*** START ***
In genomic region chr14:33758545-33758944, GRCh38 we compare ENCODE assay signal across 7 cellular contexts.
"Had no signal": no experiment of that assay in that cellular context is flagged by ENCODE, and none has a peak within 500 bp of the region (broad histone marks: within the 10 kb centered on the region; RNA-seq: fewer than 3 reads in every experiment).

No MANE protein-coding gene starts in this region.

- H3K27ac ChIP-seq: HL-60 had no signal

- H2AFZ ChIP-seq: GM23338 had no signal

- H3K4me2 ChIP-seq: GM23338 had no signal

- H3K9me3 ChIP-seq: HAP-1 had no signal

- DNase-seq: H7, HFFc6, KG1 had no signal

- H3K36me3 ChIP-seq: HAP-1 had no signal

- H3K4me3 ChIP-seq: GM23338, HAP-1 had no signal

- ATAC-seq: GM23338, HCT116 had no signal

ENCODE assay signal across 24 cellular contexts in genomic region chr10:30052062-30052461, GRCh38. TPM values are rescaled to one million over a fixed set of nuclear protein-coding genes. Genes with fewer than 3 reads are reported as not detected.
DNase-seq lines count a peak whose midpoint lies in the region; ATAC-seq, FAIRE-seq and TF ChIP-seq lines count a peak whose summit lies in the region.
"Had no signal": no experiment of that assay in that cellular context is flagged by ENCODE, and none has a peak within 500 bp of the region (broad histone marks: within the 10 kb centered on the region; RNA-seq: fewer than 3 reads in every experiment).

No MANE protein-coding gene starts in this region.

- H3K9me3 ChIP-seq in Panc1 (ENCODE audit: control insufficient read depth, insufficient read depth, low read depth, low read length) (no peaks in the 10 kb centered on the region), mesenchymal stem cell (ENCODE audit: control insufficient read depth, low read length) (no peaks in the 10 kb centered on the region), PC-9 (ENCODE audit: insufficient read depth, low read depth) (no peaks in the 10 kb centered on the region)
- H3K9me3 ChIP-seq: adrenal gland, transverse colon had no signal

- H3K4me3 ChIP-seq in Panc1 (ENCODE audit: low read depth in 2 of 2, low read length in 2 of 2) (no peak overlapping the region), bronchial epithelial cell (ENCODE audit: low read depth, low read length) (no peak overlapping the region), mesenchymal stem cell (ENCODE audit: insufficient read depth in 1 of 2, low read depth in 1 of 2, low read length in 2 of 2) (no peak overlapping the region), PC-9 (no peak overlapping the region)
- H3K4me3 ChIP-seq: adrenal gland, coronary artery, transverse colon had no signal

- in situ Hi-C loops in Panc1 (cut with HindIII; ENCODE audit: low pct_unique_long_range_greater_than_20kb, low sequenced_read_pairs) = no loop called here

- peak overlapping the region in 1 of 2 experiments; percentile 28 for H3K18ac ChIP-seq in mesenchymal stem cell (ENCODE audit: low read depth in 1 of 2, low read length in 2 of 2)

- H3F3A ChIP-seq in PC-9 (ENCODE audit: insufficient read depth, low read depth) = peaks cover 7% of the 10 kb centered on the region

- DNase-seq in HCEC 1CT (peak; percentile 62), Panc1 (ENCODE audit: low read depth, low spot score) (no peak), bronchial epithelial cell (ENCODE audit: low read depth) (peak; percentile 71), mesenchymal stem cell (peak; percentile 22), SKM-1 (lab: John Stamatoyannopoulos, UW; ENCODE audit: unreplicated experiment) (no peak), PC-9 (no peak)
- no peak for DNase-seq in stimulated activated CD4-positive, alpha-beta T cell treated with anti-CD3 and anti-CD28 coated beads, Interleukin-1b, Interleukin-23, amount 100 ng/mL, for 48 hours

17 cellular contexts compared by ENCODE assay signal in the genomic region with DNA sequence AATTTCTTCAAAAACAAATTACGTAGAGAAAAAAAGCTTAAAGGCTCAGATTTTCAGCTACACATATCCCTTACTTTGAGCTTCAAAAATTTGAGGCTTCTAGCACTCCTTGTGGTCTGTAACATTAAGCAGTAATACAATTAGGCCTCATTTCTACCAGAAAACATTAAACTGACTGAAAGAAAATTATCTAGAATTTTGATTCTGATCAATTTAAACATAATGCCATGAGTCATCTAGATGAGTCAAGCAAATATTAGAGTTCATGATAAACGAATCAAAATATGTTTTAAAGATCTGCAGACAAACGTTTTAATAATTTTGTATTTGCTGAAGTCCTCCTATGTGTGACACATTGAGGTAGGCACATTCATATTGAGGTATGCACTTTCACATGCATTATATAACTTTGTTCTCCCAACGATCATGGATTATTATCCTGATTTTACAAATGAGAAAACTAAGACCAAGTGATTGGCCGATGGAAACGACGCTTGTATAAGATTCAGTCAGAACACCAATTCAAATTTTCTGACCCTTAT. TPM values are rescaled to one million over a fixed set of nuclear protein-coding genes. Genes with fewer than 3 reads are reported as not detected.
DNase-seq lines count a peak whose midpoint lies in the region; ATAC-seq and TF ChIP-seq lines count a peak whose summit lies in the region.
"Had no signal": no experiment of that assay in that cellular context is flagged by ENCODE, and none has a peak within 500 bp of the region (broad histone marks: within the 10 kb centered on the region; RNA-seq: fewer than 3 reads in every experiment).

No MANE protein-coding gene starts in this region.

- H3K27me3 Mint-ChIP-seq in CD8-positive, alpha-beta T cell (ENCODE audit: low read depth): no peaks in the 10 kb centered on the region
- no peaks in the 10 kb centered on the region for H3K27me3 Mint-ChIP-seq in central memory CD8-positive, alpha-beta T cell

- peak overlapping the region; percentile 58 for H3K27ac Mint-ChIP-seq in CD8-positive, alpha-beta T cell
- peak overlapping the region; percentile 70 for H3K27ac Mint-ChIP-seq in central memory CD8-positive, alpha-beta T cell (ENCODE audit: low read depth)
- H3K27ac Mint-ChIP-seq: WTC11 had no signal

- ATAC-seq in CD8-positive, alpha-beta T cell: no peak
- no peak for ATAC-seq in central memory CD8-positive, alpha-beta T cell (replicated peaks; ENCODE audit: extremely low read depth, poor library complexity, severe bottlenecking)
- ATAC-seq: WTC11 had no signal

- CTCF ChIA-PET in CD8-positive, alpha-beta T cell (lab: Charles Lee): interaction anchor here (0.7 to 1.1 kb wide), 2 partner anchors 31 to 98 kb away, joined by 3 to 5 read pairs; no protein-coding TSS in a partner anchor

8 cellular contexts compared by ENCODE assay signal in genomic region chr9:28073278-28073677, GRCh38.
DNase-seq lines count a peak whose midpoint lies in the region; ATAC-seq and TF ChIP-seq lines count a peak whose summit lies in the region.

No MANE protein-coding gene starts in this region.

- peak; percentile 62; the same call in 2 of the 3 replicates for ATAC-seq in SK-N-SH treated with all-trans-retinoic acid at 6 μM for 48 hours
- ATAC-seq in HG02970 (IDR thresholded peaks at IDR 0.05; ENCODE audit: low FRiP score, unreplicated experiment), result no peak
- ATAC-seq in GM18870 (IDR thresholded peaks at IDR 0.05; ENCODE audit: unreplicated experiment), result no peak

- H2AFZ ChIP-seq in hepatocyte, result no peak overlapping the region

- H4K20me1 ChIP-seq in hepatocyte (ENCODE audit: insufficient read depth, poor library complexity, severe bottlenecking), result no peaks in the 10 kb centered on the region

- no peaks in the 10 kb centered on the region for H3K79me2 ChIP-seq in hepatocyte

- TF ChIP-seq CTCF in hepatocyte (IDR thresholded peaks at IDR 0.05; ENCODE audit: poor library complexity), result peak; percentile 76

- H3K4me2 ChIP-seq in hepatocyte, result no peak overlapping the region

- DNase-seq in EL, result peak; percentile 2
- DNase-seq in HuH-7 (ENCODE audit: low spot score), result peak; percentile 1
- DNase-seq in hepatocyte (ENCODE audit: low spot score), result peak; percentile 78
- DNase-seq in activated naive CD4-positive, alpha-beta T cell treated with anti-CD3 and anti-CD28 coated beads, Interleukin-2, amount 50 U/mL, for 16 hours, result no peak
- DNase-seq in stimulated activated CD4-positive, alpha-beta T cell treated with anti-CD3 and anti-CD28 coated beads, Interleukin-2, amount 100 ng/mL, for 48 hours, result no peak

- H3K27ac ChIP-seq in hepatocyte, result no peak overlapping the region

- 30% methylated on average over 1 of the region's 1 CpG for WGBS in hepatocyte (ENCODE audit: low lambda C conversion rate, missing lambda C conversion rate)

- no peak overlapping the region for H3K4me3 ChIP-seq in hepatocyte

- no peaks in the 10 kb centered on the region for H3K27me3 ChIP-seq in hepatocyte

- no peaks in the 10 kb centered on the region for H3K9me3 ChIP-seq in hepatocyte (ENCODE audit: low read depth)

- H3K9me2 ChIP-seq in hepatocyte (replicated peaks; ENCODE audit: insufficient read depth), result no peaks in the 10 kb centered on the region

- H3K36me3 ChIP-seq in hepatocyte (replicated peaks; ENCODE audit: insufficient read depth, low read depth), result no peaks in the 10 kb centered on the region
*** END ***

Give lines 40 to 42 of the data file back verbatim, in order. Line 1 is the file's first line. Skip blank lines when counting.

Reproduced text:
No MANE protein-coding gene starts in this region.

- peak; percentile 62; the same call in 2 of the 3 replicates for ATAC-seq in SK-N-SH treated with all-trans-retinoic acid at 6 μM for 48 hours
- ATAC-seq in HG02970 (IDR thresholded peaks at IDR 0.05; ENCODE audit: low FRiP score, unreplicated experiment), result no peak